(6) The population figures for the years 1865 were obtained from the Census for New York State. All other data were obtained from the United States Censuses, which are listed in my bibliography.

(7) 1865 Census of the Town and Village of Niagara Falls, 8-100.

(8) "Freedom," Niagara Gazette (Niagara Falls, New York, July 10, 1986), 7A.

(9) Ibid.

(10) "A Famous Old Hostelry," Niagara Falls Journal (Niagara Falls, New York, January 4, 1918), 4: C 1.

(11) This fact is apparent throughout the Town and Village of Niagara Falls censuses for the years 1865 to 1920. These censuses are listed in my bibliography and stored in the Niagara Falls, New York Public Library; "Interesting Reminiscences," Niagara Falls Gazette (Niagara Falls, New York, October 26, 1927), 4: 2.

(12) Orrin E. Dunlap, "The Cataract House." Local History Hotel Folder 647.94 (Local History Department at the Niagara Falls, New York Public Library).

(13) "Interesting Reminiscences," Niagara Falls Gazette (Niagara Falls, New York, October 26, 1927), 4: 2.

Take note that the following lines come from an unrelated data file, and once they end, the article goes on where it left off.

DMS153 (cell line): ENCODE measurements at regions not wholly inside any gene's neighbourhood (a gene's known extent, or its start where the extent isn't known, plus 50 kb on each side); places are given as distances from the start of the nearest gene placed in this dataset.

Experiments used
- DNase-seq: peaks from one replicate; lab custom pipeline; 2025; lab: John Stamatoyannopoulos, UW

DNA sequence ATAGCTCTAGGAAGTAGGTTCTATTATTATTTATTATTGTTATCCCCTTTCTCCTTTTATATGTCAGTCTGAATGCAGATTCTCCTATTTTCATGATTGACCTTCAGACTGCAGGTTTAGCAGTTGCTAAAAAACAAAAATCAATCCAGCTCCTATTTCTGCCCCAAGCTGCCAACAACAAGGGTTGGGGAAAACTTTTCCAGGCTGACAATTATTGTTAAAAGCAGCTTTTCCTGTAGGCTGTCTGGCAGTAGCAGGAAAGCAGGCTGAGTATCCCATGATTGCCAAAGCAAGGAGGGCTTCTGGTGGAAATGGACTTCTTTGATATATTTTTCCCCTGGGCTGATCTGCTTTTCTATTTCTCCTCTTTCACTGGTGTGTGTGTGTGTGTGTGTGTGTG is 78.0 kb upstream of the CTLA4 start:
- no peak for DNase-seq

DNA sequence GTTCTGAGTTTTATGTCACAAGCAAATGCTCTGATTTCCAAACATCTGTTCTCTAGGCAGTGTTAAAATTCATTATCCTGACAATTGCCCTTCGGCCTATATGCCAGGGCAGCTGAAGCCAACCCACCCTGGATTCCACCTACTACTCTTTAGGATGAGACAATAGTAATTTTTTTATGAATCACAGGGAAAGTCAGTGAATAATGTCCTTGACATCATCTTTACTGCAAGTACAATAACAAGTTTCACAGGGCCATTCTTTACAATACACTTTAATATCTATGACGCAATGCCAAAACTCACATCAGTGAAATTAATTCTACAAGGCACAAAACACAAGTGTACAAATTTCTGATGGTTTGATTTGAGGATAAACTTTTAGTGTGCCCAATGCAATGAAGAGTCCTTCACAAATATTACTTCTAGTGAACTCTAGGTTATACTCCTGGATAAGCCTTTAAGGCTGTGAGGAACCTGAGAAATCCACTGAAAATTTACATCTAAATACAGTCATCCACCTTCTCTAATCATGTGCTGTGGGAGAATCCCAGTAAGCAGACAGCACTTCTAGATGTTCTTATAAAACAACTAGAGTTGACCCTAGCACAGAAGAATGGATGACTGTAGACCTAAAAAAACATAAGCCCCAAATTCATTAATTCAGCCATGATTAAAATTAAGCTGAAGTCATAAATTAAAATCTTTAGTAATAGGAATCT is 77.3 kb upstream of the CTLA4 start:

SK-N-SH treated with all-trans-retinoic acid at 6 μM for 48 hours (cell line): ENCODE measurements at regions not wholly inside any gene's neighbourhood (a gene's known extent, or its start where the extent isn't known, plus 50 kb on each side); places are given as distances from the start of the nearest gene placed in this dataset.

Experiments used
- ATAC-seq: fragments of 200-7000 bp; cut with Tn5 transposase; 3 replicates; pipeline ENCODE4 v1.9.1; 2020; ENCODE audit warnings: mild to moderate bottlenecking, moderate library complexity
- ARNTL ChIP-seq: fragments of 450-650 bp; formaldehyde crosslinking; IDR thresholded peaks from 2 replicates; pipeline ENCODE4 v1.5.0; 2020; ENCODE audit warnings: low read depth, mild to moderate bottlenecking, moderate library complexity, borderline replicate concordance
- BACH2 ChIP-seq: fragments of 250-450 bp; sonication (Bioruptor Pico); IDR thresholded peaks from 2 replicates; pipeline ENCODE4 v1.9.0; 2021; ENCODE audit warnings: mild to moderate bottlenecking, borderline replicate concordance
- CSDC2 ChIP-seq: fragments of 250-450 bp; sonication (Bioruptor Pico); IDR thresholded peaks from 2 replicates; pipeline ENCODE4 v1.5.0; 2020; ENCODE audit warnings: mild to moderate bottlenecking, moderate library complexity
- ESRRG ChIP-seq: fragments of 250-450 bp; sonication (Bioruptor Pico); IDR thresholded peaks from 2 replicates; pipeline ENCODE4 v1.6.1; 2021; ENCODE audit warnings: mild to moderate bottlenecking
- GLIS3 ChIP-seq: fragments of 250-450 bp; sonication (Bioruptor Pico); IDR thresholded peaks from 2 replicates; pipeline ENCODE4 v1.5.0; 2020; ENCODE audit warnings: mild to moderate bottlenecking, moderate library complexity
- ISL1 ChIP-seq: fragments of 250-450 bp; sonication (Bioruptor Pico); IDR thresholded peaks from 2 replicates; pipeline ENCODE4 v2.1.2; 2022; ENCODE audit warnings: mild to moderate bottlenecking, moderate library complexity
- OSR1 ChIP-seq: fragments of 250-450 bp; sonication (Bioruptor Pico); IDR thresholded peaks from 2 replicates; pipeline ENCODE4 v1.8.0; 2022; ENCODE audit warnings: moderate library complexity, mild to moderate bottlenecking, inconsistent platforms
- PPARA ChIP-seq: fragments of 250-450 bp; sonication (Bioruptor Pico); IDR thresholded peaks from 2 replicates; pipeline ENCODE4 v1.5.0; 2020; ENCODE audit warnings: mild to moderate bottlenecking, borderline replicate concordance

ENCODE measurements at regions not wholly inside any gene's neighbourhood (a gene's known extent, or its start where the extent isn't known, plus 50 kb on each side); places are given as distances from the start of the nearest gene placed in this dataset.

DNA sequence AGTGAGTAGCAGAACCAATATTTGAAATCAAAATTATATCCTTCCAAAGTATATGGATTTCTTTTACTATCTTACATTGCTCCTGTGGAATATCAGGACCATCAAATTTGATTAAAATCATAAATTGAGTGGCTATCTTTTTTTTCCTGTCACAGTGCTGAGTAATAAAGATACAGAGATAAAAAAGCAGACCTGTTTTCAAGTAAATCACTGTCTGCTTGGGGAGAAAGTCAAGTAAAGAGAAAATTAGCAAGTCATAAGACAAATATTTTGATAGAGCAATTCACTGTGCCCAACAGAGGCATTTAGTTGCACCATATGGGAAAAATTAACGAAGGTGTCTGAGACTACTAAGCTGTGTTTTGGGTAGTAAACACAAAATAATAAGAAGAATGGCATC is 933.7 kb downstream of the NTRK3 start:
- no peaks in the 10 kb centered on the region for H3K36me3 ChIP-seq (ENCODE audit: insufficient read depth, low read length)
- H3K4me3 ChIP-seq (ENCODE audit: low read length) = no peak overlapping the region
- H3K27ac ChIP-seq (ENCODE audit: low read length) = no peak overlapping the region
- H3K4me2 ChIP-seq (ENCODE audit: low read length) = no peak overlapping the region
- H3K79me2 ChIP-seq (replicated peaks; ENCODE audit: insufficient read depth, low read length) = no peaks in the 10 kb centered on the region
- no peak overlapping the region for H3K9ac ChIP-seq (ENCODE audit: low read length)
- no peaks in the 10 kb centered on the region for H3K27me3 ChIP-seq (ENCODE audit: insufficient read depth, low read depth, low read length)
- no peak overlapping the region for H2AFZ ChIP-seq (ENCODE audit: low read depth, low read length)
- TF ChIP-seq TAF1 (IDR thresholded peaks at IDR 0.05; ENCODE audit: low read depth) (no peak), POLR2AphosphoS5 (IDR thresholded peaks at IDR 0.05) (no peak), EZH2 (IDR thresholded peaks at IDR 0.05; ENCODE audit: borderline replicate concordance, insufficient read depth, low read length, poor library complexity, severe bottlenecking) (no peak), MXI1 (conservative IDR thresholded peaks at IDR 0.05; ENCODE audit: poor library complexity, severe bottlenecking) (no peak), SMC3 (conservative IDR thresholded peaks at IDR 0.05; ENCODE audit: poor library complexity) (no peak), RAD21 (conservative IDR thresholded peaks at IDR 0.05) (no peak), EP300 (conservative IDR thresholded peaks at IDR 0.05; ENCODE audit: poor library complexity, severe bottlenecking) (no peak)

(14) "Excitement at the Falls," The Niagara Courier (Lockport, New York, August 31, 1853), 2: 6.

(15) Patrick Snead does not appear in any Niagara Falls, New York census reports after the slavery era. He may not have been recorded. He may have resided in another American community, or he may have stayed in Canada, as did many former escaped slaves. Consult Michael Power, Nancy Butler, and Joy Ormsby, Slavery and Freedom in Niagara (Niagara Historical Society: Niagara-on-the-Lake, Ontario LOS 1JO, 1993).

(16) Benjamin Drew, The Narratives of Fugitive Slaves in Canada, 104.

(17) In my population figures, individuals in the census listed as mulattoes were counted as black.

(18) "Colored Republican Meeting," Niagara Falls Gazette (Niagara Falls, New York, September 18, 1872), 3.

(19) "The Colored Republicans," Niagara Falls Gazette (Niagara Falls, New York, October 19, 1892), 1.

(20) Lillian S. Williams, Strangers in the Land of Paradise (Bloomington: Indiana University Press, 1999), 92.